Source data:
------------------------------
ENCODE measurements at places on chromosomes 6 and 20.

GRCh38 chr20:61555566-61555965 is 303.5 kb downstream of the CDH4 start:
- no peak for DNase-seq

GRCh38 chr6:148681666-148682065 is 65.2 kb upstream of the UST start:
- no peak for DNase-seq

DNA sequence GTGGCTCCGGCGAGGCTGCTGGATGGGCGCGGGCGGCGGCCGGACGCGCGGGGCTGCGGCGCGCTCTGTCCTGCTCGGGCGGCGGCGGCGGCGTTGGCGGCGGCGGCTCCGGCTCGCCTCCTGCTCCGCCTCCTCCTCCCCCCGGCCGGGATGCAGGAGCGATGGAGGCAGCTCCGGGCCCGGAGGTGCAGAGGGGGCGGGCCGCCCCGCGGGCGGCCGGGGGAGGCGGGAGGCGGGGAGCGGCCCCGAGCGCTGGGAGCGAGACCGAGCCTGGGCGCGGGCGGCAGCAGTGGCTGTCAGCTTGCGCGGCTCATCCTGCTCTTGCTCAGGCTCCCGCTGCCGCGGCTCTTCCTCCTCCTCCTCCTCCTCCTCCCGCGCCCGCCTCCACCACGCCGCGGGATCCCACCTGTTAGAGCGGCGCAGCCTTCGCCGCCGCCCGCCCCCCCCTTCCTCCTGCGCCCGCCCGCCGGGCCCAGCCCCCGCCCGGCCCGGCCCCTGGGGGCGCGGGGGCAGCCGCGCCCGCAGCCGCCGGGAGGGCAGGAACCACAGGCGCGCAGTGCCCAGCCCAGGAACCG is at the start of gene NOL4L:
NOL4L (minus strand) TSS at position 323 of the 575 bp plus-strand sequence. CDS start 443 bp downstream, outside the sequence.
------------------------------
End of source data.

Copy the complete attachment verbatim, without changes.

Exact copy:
ENCODE measurements at places on chromosomes 6 and 20.

GRCh38 chr20:61555566-61555965 is 303.5 kb downstream of the CDH4 start:
- no peak for DNase-seq

GRCh38 chr6:148681666-148682065 is 65.2 kb upstream of the UST start:
- no peak for DNase-seq

DNA sequence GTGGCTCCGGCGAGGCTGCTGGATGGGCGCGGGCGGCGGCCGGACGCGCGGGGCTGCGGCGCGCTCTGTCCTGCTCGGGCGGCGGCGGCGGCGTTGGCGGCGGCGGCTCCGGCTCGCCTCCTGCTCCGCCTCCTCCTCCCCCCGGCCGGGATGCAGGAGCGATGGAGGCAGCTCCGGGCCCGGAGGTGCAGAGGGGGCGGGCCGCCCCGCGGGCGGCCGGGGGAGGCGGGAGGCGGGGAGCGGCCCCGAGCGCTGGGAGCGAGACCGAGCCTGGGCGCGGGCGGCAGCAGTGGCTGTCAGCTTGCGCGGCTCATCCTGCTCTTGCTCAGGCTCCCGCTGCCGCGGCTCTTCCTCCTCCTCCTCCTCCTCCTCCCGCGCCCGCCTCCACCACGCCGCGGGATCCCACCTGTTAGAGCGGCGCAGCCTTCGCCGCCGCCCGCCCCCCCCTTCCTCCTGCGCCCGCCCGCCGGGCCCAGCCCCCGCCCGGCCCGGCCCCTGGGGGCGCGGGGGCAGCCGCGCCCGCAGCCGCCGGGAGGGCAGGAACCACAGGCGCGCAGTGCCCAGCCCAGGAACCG is at the start of gene NOL4L:
NOL4L (minus strand) TSS at position 323 of the 575 bp plus-strand sequence. CDS start 443 bp downstream, outside the sequence.